Termites, like cockroaches are sensitive to sunlight. Sunlight is one of the most natural termite repellents. It is also a natural termite poison. The greater the volume of sunlight and heat emitted by the sun will cause termites to die off. This is why termites flourish in spring when climates have not yet reached their peak temperatures.

Termites hurry to breed and finding breeding places before summer temperatures become too extreme for termite survival.

Termite and Moisture Control

The species of termites that rely on moisture need water to reproduce. Certain species of termites may begin to lay eggs on plants in wet, swampy areas. To control termites, it is crucial to ensure that pools of water in and around the foundation of the home are removed or emptied. This includes bird baths, children’s pools, old tires and empty containers.

Inside the home, regularly inspect the areas where moisture builds up. It may be a good idea to invest in a dehumidifier for problem areas where humidity regularly causes a build up of moisture.

Heat Treatment for Termites

Termites do not have the physical endurance to withstand heat, so it make a perfect natural termite killer. Heat is a natural termite poison. If you choose to use the heat method to kill termites, remove all interior objects that cannot withstand heat of 120 degrees for one half hour. Ideally, the heat treatment should allow for temperatures of 140 degrees to effectively kill termite colonies indoors.

Termite Dust Treatment

Another method in the natural termite killer recipe to prevent infestation and reduce termite colonies is termite dust treatment. However, it is extremely important to choose a natural dust ingredient to avoid toxicity to humans and children. One such dust is known as diatomaceous earth or DE as it is commonly known.

DE originates from fossilized diatoms, found in sediment in oceans, rivers, lakes and streams. It is used most often as a natural flocculent in filtration systems such as water treatment plants and swimming pool filters. As a natural termite killer it has a low level of toxicity to humans and pets.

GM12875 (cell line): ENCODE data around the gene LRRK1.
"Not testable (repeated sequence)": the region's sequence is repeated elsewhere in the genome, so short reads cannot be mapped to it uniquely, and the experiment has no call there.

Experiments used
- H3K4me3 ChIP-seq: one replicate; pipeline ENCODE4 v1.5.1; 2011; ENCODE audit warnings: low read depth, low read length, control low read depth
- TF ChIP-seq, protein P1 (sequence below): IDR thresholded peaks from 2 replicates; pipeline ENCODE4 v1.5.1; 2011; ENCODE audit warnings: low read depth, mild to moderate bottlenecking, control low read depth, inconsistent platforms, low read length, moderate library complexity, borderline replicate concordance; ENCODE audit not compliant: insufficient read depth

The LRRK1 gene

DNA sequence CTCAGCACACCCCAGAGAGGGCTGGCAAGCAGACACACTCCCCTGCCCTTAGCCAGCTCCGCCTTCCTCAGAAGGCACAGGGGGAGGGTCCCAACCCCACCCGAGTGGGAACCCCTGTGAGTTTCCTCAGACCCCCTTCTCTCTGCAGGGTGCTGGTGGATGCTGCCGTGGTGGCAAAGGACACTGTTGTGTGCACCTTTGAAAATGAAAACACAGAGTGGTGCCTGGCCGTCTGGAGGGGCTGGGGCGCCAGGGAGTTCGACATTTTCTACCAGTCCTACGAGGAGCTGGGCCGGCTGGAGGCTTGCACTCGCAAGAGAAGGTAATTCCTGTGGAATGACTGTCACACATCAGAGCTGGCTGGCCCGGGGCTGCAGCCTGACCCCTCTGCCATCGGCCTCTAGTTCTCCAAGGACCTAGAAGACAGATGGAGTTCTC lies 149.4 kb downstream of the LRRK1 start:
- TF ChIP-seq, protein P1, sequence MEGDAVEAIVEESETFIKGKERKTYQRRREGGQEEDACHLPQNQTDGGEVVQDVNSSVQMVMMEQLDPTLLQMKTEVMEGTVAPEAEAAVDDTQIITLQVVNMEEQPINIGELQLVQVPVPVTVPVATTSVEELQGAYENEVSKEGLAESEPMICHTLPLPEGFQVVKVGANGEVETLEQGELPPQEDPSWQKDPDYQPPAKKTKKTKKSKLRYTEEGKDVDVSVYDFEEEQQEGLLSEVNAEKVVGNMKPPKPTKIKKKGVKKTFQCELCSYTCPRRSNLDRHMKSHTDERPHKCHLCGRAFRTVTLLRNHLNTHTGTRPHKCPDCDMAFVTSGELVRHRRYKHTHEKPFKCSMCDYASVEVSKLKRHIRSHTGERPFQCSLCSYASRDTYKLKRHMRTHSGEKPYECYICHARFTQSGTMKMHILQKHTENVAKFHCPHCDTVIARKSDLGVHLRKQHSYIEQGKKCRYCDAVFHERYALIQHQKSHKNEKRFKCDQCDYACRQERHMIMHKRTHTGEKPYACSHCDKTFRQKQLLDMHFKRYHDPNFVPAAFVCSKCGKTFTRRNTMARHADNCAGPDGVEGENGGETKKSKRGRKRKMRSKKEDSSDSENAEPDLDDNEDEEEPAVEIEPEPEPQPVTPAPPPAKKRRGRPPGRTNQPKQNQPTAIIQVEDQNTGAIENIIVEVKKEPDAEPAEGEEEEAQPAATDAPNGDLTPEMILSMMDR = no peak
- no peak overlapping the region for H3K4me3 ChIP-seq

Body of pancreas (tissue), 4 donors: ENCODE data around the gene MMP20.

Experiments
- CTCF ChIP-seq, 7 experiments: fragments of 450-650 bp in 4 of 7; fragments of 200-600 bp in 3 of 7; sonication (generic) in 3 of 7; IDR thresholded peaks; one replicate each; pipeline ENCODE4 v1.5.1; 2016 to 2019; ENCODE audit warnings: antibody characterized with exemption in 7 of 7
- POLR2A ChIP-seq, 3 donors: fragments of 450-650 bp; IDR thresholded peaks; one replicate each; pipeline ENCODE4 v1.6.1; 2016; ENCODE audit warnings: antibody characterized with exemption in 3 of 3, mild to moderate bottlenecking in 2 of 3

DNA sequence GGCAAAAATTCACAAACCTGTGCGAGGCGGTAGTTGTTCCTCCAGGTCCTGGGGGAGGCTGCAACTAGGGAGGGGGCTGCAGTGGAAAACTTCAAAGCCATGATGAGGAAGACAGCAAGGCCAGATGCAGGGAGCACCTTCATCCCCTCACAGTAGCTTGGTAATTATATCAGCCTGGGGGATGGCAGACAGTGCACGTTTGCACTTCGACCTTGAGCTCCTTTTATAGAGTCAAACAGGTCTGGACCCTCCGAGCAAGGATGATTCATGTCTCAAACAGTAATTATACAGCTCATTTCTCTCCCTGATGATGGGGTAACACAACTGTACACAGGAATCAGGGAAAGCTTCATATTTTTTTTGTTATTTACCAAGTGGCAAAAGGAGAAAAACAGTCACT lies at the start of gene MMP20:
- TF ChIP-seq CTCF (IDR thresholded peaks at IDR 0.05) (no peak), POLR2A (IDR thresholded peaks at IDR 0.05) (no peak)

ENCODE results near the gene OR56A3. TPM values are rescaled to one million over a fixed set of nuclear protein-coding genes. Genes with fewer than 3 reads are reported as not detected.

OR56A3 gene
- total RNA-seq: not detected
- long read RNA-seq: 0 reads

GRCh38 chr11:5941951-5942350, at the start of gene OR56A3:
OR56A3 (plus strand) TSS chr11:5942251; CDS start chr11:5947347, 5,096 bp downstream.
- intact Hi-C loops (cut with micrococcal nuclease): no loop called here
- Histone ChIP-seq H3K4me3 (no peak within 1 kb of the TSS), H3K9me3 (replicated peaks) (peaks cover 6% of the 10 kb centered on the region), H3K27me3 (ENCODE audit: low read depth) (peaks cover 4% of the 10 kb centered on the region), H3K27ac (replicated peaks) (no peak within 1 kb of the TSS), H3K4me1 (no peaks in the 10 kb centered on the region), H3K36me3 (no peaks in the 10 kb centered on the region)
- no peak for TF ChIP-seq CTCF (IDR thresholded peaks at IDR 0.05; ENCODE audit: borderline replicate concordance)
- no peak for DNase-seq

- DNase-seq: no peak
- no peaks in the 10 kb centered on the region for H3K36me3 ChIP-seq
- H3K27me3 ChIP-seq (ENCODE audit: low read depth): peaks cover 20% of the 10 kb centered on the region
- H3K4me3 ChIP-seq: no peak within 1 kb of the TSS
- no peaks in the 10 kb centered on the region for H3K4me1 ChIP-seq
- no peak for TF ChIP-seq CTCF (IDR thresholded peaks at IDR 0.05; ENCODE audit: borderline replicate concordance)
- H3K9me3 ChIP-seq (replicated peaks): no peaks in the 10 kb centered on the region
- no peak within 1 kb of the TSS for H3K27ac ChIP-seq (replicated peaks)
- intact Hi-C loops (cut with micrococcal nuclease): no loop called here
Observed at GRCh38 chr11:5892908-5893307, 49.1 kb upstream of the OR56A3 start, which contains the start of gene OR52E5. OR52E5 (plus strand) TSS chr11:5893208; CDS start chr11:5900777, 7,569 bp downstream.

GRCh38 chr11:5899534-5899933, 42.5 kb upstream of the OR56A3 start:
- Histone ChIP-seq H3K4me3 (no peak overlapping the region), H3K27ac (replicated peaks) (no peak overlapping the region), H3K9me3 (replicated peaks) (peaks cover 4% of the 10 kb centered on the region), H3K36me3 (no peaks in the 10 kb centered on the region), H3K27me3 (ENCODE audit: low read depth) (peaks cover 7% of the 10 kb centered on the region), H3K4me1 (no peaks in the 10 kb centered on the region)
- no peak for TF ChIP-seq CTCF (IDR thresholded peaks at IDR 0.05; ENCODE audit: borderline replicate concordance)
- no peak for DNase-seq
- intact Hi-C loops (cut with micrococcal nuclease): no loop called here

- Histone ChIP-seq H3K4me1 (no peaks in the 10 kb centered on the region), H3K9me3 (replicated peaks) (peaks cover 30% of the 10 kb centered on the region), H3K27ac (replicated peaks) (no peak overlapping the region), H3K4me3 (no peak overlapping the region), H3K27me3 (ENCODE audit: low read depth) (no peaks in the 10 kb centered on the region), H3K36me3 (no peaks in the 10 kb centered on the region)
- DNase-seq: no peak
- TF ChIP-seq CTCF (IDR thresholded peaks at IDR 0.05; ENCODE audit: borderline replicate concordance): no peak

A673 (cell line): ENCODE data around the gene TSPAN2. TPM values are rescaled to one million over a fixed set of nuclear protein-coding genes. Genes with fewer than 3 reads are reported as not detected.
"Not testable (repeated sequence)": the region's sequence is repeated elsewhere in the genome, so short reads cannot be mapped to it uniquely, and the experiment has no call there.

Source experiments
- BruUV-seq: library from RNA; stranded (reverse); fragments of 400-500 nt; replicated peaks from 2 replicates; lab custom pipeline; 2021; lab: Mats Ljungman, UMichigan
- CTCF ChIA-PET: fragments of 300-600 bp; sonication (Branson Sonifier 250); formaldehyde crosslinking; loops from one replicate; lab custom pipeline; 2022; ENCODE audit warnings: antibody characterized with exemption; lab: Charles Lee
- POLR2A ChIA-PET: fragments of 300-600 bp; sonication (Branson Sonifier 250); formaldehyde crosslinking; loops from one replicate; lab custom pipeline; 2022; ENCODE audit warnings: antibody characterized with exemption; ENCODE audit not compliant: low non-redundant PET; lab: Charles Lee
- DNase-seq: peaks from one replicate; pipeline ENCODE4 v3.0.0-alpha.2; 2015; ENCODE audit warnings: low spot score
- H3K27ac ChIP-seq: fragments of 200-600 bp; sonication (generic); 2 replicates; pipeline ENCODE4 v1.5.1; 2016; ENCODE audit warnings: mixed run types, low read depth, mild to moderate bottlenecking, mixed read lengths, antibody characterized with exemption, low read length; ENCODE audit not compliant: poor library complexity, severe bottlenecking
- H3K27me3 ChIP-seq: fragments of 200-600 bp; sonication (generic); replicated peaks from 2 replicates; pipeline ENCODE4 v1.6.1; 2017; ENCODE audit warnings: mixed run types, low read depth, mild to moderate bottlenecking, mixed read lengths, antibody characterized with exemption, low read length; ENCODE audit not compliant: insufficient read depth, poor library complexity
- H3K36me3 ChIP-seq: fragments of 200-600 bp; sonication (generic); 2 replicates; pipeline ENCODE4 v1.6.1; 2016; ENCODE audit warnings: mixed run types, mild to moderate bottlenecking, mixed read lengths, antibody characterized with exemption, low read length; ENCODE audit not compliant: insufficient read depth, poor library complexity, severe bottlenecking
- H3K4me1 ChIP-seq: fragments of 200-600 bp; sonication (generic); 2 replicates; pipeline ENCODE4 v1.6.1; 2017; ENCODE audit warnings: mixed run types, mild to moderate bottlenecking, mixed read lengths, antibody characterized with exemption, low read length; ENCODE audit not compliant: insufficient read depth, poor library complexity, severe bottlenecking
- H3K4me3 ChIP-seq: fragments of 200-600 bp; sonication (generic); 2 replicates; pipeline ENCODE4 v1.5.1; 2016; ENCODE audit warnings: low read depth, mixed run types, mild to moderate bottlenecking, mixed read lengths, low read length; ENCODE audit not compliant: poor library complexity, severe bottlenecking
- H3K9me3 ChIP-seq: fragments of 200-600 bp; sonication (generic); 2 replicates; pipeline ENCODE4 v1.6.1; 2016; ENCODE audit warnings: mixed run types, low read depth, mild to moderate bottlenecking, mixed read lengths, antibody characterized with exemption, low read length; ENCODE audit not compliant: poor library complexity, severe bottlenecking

Apply DE as a termite dust treatment by “dusting” attics and crawlspaces. For the exterior of your home, dig a small trench around the base of the foundation and apply DE to the trench to deter termites from taking up residence in cracks in siding through which termites gain entry to the interior.

DE can also be added to water as a termite repellent spray. However, be sure that the spray bottle is sterile and contaminant free so that the DE remains at its highest level of effectiveness.

Remove Termite infested Wood

Among the suggested preventions in your natural termite killer recipe, be sure to remove termite infested wood. Wood that has already been under siege by termite colonies is like a magnet to continue their damage and destruction.

Be more aware of damage outdoors to existing tree stumps and fallen dead trees. If these are already home to termite larvae, it is best to remove this wood while there is still a small amount of sap remaining. Once all sap is gone from tree stumps and fallen trees, these become the prime location of new termite colonies. It is also advised to treat the soil beneath the wood since subterranean termites are attracted to these areas.

How to Prevent Termites

The highlights of knowing how to prevent termite infestation and repair damage, as well as to design your natural termite killer recipe, should include:

  • Identifying the type of termite present in the home
  • Understanding the breeding and feeding habits of termites
  • Identifying termite damage and destruction early
  • Maintaining focus on safe, natural termite killer methods